If you face criminal charges, you might think your options are limited to pleading guilty or pleading not guilty and hoping no one can convince the court otherwise. You may be surprised to discover you have other choices.
One of those options is called an Alford plea. Here is how it works:
You plead guilty but maintain your innocence
It might sound like a contradiction, but it is a valid legal option in some instances. It is named after someone who reasoned that by pleading guilty, he could escape the death penalty he would surely face if convicted by trial.
Remember that people who plead guilty without going to trial often get a lesser sentence because they make things easier for the court, any alleged victims and their families.
Don’t you always have a chance to beat a charge?
You do, and even if there is clear evidence against you, you might still be able to beat the charge on a technicality. For instance, the police found illegal drugs in your house but only discovered them by breaking in without the necessary warrant. Hence, the judge declares the evidence inadmissible in court: no drugs, no proof, no conviction.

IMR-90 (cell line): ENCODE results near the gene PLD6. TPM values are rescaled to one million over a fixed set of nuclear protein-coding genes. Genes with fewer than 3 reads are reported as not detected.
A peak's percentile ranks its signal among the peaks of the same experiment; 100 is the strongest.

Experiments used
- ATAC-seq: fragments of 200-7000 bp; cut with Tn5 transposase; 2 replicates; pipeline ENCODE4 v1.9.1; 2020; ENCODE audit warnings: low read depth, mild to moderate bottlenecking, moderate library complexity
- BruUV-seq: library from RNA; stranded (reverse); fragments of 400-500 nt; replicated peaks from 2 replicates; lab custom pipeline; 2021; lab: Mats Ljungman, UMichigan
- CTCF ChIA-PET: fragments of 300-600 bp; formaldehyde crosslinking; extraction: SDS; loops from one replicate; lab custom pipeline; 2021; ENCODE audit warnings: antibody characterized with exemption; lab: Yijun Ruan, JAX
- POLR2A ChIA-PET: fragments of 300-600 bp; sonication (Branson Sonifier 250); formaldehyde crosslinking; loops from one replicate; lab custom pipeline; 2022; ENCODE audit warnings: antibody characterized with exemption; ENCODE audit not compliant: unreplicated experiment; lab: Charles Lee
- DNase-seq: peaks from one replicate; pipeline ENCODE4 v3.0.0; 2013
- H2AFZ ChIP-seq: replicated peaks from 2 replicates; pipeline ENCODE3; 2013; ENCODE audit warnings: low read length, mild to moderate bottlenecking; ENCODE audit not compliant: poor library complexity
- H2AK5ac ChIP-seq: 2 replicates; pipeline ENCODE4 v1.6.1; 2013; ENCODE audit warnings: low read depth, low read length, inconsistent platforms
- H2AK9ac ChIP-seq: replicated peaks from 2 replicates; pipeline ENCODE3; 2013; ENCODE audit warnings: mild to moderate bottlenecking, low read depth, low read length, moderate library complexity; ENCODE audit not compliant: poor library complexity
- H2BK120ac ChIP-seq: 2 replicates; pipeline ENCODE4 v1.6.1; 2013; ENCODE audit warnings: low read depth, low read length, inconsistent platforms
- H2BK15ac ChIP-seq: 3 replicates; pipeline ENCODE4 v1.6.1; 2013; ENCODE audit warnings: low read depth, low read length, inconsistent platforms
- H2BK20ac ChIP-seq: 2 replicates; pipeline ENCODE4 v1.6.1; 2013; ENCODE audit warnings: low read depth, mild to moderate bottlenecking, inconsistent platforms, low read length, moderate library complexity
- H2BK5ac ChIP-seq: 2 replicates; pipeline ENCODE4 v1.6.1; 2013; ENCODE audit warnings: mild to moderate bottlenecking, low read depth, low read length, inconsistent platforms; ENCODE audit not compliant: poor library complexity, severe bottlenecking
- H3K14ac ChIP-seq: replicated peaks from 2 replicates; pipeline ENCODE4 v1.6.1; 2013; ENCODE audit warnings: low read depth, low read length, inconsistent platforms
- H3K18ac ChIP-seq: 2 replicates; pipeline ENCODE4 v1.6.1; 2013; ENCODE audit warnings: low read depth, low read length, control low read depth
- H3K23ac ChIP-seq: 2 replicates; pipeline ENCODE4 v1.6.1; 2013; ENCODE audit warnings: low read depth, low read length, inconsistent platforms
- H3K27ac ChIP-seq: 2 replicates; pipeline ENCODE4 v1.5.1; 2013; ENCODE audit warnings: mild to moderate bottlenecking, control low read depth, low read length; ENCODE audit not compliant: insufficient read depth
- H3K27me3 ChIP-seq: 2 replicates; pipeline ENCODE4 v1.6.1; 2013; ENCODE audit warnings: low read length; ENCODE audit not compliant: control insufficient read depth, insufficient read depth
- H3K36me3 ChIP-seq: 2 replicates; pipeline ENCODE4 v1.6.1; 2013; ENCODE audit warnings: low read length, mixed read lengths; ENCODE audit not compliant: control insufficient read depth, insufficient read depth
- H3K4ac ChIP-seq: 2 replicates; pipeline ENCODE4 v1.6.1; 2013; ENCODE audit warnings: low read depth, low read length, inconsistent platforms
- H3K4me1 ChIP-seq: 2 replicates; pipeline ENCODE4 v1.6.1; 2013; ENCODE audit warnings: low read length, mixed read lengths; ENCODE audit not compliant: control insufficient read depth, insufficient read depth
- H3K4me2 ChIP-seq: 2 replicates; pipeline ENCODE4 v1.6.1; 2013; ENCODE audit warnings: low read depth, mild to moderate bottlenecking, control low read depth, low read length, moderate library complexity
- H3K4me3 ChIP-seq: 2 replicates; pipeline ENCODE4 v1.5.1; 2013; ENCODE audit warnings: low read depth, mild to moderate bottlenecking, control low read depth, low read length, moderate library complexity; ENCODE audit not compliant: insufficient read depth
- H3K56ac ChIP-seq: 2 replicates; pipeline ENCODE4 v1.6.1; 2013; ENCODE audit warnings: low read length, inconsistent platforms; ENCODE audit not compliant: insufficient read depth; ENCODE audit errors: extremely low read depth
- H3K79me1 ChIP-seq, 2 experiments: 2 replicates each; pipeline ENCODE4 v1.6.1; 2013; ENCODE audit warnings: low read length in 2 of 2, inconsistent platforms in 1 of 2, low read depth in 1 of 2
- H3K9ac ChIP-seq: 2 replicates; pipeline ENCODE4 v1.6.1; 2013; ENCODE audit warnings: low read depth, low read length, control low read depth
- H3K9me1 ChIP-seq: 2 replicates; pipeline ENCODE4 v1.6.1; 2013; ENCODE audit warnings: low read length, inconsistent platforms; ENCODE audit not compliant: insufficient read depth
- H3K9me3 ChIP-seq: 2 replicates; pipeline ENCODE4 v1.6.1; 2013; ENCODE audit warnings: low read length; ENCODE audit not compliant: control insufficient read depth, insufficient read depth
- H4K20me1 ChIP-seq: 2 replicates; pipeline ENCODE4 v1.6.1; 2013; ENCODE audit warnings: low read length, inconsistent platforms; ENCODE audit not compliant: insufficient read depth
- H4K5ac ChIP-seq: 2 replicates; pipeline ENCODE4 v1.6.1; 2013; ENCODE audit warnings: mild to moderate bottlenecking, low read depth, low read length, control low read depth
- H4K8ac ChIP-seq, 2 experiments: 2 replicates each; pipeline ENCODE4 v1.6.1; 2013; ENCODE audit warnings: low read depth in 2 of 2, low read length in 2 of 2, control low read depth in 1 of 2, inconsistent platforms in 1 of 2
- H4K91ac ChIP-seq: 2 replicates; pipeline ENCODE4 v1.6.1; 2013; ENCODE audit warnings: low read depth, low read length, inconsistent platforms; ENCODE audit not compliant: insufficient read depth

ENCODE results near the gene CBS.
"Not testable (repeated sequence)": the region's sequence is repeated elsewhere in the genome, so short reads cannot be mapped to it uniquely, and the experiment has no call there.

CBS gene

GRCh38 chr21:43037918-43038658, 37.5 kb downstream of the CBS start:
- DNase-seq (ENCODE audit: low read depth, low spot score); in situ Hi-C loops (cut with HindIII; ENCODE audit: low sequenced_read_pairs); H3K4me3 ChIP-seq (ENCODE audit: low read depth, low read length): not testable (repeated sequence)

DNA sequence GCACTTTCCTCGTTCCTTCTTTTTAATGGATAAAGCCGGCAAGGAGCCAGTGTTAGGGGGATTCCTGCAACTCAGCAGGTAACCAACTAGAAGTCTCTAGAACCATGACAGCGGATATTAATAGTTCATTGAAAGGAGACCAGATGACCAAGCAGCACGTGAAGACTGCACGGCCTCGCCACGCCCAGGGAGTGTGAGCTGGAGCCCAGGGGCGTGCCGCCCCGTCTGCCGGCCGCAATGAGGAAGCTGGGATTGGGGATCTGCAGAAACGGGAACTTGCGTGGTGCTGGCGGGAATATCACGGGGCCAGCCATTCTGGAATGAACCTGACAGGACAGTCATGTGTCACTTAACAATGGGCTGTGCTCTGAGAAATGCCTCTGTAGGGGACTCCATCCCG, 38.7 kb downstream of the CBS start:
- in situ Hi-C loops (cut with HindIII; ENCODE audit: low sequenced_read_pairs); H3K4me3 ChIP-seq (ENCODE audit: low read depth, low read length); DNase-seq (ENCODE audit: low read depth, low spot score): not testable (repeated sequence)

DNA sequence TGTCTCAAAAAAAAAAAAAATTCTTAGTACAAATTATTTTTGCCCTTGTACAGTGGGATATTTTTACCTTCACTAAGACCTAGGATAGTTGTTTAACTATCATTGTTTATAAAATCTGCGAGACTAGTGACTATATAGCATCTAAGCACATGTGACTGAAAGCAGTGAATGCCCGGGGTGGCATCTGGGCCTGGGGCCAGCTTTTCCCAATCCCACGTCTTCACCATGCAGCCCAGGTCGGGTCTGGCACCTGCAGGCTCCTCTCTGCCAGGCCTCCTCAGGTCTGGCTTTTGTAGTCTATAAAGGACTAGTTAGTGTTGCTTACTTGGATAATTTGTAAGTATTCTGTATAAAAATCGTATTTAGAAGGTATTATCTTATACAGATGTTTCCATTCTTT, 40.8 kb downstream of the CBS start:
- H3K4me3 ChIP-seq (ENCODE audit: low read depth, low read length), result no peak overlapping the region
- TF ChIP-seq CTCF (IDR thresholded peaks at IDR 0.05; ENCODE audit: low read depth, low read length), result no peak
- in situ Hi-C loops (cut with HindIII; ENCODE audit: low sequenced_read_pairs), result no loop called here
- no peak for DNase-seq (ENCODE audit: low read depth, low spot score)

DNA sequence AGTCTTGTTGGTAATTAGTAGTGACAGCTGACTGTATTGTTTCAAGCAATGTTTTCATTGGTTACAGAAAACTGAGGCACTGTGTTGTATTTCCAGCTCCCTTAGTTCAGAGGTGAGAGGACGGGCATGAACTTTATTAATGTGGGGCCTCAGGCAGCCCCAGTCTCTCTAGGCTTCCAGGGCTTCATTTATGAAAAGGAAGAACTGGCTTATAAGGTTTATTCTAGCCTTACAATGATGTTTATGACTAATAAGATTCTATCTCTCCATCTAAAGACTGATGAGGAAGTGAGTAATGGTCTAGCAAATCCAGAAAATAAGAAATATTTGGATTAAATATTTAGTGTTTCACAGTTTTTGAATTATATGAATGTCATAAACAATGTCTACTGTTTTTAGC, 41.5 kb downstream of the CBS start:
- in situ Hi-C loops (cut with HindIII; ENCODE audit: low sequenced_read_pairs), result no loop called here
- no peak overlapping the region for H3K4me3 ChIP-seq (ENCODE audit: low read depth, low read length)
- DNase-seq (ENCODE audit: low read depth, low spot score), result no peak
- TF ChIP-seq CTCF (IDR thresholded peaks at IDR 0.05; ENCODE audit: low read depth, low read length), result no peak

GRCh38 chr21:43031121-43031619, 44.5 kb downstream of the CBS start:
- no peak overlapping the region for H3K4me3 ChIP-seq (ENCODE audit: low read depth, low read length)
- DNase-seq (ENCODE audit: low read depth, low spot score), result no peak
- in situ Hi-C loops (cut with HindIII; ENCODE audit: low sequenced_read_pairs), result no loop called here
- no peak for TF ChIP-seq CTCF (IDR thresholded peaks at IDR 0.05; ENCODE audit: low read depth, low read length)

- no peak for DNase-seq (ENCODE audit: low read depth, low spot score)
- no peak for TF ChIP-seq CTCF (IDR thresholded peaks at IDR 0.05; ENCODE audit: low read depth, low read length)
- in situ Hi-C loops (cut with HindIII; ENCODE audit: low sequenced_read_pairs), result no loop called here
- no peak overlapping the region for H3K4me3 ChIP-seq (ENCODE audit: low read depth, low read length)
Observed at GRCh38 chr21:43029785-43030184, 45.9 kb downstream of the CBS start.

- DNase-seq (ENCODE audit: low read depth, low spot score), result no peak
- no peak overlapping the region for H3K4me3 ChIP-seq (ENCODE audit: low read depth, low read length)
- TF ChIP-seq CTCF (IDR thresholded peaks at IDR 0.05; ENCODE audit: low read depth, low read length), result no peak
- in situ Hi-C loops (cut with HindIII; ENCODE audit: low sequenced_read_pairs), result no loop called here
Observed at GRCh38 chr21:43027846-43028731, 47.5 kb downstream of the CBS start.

An Alford plea is for when the case against you is watertight
Let’s say those drugs were not yours. A local dealer set you up, but they did it so well that your chances of convincing anyone the drugs are not yours is zero.
If you investigate all your defense options with your attorney and realize that the case against you is so strong that regardless of what you say, you will be convicted, then you might choose an Alford plea. You are not saying you did it. You just agree to plea guilty to spare yourself an even harsher sentence.
Choosing the best option when facing criminal charges is complex. Getting legal help will be crucial.